First of all, I don’t call them vas because mine are a lot more than just assistance. Mine are full on employees that deliver on a very high level, it took me a lot of time to find them. I didn’t just sort of reach out to the first first one that sounded okay. I allowed for about three, four months for every single one of them to find the right person. And then what I also do, the moment I had them on board, I flew them to Singapore for for one week onboarding, which proved to be highly, highly efficient. Because also, I mean, if you just have a virtual assistant that that helps you with some calendar bookings, and sort of does some research with you, for you fine, but I wanted them to be full members of the team to fully understand why we’re doing it, how we’re doing it. So I invest A lot of time in them. And we’ve become a very close team. And every two, three months I host a, we call it the boot camp, simply because we all get together. And we just work 24 seven on on the latest topics. And that is something which is extremely valuable for the progress of the business for the team spirit, but obviously it also costs a lot of money to do these things. And it’s something where if you want to do it, right, you just got to invest that kind of money. So my experiences with my team has been fantastic. But I’ve also heard a lot of horror stories from people that didn’t go through that filtering process in the beginning that didn’t do the onboarding, that don’t don’t invest in actually meeting their teams. And that that don’t spend the time in working together with their teams.
Yeah, I mean, you’re absolutely right. Yeah, I certainly find that with the team. I think all all of our team members have been with us over three years now. So they’ll be with us for five years as well. And it’s definitely as a building that relationship. And the thing I often find very interesting working with sisters, if I’m not physically in the same place as them is that that role of the coach or the mentor to that employee has a slightly different flavor to it than if you were actually sitting across from each other, every day as well. And what I personally find very rewarding. And I think this is where, where it’s great to hear that you’ve, you’ve had a fantastic experience working with your book putting a team together, because that’s not always the case. And sometimes when I hear that the hasn’t been the case that they had a good experience is because they’ve assumed that one system or one system can do every thing, the social media and everything possible. Rather than thinking Actually, this is something they’re going to have a core set of skills, but I really want to invest in that person and as you say, what you’re about which is unleash the potential of that team member.
And another thing that I always teach or talk about during my talks is focus on focus on strength. I mean, there’s certain things that that my two ladies absolute shit it, there’s certain things I’m absolute shitted like, and I would never force someone to do something they’re not good at. For me, it’s always Okay, what are you good at? What are you passionate about? Where can you create the biggest value? If I forced a super creative person to sit down and fill an excellent list with 5000 bits of information, that person is only going to fail and be unhappy, and I’ll still have to pay for it and get get a correct result. So for me, it’s always been see and talk openly. And that’s something I always do talk openly about the topics people are dealing with and are always awesome. He said something you should be comfortable with. Is that something you’re good, good. And can we spread it in the team different I mean, certain things just have to be done if we need to do a translation into German I mean, it’s me because I’m the only one that speaks German. And sometimes it’s, it annoys me if I do a speaker information pack, and then a bureau in Germany says, Oh, can we have it in German, please? And I know that I’m the one that has to then translate it, unless I give it to someone else. But yeah, but for me, generally with 80% of the tasks, focus on the on the strength and get people to do things that good and passionate about because that way you get most amazing results. And then you’re obviously part of that that community of speakers and Singapore’s APS there as well, a great organization. What’s the best piece of advice that you’ve received about building a life and a career as a professional speaker? I think I think the best piece of advice or the biggest wow moment for me was when very early into my speaking I wouldn’t call it Korea then sort of after I’d left BMW and got my first two Three gigs of being on stage without actually considering myself a speaker, or without knowing what this whole world was all about, somehow, and I can’t even remember how I got invited to an APS meeting. And all of a sudden, there were all these speakers and all these super nice people and, and all of a sudden, I realized, well, there’s people who actually live off being a speaker, and it’s a full on profession.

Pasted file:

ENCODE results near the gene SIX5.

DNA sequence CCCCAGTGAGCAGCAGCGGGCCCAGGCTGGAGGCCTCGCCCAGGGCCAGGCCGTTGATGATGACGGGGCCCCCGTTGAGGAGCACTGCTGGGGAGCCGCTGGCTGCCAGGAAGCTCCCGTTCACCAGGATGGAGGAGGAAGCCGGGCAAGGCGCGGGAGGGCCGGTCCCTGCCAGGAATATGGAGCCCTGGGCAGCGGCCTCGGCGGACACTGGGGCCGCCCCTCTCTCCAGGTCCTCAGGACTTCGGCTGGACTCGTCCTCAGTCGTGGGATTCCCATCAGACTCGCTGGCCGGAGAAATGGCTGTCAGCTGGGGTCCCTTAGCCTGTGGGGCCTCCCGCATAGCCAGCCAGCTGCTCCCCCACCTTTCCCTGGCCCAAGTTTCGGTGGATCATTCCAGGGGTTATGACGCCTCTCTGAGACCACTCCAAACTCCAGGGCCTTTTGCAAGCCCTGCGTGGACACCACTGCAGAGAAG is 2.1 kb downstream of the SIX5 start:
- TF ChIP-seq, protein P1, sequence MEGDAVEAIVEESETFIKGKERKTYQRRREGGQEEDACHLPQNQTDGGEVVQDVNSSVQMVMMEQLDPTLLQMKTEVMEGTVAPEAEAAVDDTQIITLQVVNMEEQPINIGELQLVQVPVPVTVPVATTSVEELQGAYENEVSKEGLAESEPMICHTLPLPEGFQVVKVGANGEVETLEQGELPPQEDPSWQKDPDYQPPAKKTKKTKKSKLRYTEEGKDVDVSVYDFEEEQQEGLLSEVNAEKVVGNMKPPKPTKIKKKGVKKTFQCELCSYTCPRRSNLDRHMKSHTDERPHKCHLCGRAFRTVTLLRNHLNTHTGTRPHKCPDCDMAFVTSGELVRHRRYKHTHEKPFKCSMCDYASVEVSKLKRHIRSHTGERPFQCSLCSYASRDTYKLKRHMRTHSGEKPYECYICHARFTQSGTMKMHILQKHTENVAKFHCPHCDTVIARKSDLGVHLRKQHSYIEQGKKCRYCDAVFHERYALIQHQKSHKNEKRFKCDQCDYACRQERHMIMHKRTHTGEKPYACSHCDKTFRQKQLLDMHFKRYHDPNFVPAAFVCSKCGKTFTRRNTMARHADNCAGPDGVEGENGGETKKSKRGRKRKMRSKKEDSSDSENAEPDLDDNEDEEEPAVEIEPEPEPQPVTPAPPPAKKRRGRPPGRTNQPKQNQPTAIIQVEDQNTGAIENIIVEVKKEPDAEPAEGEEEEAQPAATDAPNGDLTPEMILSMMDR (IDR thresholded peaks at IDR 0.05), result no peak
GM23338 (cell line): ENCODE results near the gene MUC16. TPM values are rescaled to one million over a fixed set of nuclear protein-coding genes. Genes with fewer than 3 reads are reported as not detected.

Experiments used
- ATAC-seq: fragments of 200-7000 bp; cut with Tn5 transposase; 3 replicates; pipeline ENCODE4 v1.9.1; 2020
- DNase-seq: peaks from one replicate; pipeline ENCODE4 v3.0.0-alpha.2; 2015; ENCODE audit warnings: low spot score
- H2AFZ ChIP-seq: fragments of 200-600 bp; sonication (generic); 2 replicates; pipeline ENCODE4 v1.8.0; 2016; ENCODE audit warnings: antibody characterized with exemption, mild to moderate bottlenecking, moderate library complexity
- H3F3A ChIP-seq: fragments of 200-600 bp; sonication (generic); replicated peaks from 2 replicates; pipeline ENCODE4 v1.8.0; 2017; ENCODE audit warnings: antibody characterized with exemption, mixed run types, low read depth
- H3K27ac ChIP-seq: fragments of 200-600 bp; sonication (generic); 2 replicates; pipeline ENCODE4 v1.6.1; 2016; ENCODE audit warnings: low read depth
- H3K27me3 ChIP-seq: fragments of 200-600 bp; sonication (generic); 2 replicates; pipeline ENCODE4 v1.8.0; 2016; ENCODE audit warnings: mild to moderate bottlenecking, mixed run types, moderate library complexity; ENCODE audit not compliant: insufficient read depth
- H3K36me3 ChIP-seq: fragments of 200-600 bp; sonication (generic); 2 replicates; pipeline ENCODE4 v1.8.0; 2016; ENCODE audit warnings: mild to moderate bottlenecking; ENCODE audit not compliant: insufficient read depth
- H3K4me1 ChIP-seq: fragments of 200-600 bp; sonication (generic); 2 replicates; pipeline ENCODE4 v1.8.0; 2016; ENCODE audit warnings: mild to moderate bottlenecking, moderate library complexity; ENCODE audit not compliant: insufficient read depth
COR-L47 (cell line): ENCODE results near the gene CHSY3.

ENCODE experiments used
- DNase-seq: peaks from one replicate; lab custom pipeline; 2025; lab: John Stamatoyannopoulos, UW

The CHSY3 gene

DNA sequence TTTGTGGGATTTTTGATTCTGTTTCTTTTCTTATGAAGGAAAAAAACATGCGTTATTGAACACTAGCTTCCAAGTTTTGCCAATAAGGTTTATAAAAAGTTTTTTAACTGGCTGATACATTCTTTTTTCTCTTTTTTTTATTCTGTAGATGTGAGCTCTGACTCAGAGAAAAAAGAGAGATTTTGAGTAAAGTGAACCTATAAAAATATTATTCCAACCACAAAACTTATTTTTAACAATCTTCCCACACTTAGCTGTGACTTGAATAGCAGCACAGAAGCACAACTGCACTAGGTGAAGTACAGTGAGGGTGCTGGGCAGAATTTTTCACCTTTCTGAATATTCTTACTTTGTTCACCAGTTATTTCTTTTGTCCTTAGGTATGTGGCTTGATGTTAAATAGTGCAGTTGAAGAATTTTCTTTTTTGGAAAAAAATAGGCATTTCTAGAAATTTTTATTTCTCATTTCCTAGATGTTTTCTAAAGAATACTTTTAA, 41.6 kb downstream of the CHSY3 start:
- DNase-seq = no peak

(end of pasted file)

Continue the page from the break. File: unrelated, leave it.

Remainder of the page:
And there was something. I mean, obviously, you know, the Tony Robbins and of the world, but that there’s so many people who you create an amazing career around, it was something I was, I was just stunned by. And that was the first time that I thought, wow, this is actually a great thing that that I could do as well and that I actually want to do as well. So this was where that moment when once I had already set up my agency. I also thought, I also want to be a professional speaker. And that that moment was so powerful, and I started like Within the next week, I’d set up my first website of zanya deontic as a speaker, and it just it developed from there. I then took it obviously quite seriously to set up a proper speaker brand and not just sort of fiddle around and see where this was going, but to just properly set it up and, and be taken seriously. And within the first year of being a speaker, I had a lot of global gigs. I mean, I even spoke in the Allianz Arena in Munich, I mean, in an arena, me non footbath and never been arena. And all of a sudden I’m walking into the arena and I’m the big speaker there on stage. I mean, if you do it right, these things are possible.